Finding Your Reason

So you made the leap. You have begun the exhausting mental, physical and financial process that is preparation for a thru hike on the Appalachian Trail. At this point you probably have a good idea of what gear you are bringing, how many mail drops you will use (if any), and odds are you’ve told several friends and family members about your plans. At first they were probably excited for you, as if you were going on vacation…until you break the news that you’ll be gone for half of a calendar year.

Now, if you associate with any modern day humans they probably gave you a look that can best be described as being somewhere between confused and disgusted. Sadly, many people today aren’t even aware of what the AT is, and the idea of leaving the first-world comforts of home behind for more than a weekend seems horrific. How on EARTH can you survive without texting silly photos of yourself to your best friends or playing the mini-arcade that is your phone? Wait, you plan to WALK? Do shelters at least have A/C? 

Aside from your backpacking/outdoor buddies, the general public typically can’t comprehend the decision to voluntarily carry a heavy pack for months on end for no obvious reason. Ask yourself, what will you gain from this? You’re putting aside your job, possibly going into debt, and uprooting everything you’ve come to know and worked for. Why? What is the reason for your hike?


Hah to add to my ‘Why I Hike’ reason’s list, I want to do what my car tells me to do!

If you’re smart (and hey, of course you are!), you’ve already made or started on making your own version of Zach’s lists (I am thru hiking because…, When I finish I will…, If I quit I will…). Beautiful start, good for you! If you’ve just piddled with them but never fully put thought and effort into those lists, I can’t emphasize enough just how important identifying these things are. The decision to uproot yourself shouldn’t be taken lightly, no matter what age or mile marker you’re at in life. Are you hiking for yourself or are you forcing this for some other reason (ex, following a friend or significant other)? What are you trying to prove or gain from this? What turned you on to the idea of hiking in the first place and will that support you months down the road when you’re exhausted and smelling like a hardcore hobo?

Many of you share similar stories to mine: I’m a college graduate not quite sure where to go next…so I figured I’d go to Maine…on foot. I’m hiking to learn a little more about myself but mostly because it’s what I love doing. I’ve spent the past three Summers teaching backpacking and horseback riding to boy scouts and being on a trail puts me mentally where I want to be. Hiking has gotten me through the hardest times in my life and I know it will always be there for me when I need it. I no longer find myself swearing at the slow internet connection or cold cup of coffee, and instead focusing on basic necessities and really getting to know the friends surrounding me.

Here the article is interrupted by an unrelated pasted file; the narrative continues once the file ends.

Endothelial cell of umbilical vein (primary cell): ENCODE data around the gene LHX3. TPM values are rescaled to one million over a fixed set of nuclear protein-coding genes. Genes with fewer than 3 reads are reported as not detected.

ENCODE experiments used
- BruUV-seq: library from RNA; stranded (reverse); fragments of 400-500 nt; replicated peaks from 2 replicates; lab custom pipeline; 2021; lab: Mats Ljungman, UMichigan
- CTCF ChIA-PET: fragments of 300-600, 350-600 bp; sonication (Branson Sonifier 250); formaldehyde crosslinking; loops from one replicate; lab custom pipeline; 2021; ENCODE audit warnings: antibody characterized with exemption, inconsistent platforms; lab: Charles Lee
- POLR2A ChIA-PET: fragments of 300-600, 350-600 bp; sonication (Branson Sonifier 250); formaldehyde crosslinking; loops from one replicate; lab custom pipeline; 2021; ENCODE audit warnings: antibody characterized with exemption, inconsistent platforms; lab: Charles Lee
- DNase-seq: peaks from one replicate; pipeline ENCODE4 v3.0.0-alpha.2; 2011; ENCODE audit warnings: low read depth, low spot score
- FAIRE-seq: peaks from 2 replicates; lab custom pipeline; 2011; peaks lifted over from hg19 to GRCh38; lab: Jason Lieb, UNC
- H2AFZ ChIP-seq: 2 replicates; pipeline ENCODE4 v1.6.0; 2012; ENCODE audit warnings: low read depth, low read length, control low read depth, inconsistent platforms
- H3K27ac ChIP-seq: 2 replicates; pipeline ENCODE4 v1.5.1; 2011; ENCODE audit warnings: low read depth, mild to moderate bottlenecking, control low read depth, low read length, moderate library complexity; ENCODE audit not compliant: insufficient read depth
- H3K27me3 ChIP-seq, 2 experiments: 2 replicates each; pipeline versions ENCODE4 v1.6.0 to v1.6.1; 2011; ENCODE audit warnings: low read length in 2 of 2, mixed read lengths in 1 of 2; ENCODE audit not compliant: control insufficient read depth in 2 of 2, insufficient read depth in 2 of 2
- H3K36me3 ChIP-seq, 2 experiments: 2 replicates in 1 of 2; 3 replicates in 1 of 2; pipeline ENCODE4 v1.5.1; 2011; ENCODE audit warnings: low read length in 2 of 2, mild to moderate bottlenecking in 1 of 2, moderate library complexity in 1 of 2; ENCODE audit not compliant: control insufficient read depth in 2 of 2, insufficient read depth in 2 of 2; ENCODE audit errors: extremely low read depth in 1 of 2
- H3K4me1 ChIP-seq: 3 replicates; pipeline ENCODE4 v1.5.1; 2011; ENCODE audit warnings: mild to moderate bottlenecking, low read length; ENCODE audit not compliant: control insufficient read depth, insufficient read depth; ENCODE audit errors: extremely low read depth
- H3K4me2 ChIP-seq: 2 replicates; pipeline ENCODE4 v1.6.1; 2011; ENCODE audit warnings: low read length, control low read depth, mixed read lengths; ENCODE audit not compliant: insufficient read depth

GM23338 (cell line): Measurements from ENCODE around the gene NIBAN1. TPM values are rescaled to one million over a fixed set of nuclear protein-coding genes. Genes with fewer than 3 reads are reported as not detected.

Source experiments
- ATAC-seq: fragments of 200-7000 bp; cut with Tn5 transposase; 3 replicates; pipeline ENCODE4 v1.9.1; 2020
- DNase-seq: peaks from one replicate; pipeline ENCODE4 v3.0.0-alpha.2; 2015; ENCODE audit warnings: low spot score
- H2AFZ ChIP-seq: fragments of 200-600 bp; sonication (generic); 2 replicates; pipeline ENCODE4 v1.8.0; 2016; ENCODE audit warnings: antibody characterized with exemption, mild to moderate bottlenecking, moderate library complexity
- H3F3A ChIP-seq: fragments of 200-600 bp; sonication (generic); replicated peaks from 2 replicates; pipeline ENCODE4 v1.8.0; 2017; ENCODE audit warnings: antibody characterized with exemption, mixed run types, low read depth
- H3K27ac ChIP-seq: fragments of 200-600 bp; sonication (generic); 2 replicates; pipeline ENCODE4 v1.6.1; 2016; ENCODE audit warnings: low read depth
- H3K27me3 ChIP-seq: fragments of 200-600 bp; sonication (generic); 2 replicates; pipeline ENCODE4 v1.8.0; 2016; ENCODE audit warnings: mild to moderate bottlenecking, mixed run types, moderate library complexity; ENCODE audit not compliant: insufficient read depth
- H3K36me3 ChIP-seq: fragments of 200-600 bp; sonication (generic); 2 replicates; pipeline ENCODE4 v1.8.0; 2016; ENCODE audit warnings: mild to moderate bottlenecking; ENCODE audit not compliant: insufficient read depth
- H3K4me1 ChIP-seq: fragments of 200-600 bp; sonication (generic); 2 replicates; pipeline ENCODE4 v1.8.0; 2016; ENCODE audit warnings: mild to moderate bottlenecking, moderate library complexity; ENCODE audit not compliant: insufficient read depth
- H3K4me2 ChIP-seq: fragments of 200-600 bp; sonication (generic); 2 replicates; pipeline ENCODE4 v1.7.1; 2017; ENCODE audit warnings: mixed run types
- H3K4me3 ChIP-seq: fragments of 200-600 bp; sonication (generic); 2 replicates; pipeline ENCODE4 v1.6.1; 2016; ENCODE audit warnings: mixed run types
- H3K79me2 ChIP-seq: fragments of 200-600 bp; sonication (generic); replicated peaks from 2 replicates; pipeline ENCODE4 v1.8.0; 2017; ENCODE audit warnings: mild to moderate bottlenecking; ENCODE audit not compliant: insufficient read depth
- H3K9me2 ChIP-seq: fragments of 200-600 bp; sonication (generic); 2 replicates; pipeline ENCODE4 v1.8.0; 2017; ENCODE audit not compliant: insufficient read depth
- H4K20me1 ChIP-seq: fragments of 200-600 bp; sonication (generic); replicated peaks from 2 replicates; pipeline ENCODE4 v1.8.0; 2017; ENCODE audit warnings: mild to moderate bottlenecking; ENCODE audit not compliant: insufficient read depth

I’m hiking because I’m a 22 year old with an auto-immune disease that’s costing me my joints and I’m not sure if I could wait, mentally or physically, to do this hike after retiring. I’m hiking because my horse died and I needed a new outlet for all of my energy and frustration. Finally, I’m hiking because I suffered and injury that almost left me paralyzed for life. I’m hiking to get back in shape after that ordeal, but also in celebration of something I’d always taken for granted…my ability to walk.

Whatever it may be, your reason for hiking is your motivation and it is entirely your own. It may only make sense to you and that’s perfectly okay, but be prepared to defend your reasoning (at least in part) to your friends and family when you announce your hike. They may not understand it but if they see your drive and passion for it, they’ll be more supportive and will come to terms with your decision.

As for me, stay tuned for updates as my dog “Scout” and I embark on our NOBO hike April 4th 2014! See y’all on the trail!!!

-Brittany and Scout the Adventure Beagle


Scout and I hiking the Red River Gorge in Kentucky this past year. Scout has more trail miles than most people!

SIDE NOTE: For your parent’s sake, don’t do as I did and announce you would be spending six months backpacking from your hospital bed the day after you break your back! They’ll appreciate it! 😉


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Comments 1

  • Kay McKee "Nails" : Jun 1st

    Hello Rodeo, Congrats on overcoming your injuries and going forward with your life. I’m wondering if you have weight limitations on how much you can carry on your back? If so how do you get around that? I have 3 ruptured disks, so am mostly a day hiker, but still dream of hiking the AT. Trying to figure out how to overcome this. I am a 60yr old retired female and hike a lot on the Lone Star Hiking Trail in Texas carrying light weight. I did recently hike Big Bend and when I did the South Rim carrying my water (pack weighed 10lbs) was in considerable pain. Thanks for any ideas you may be able to share.


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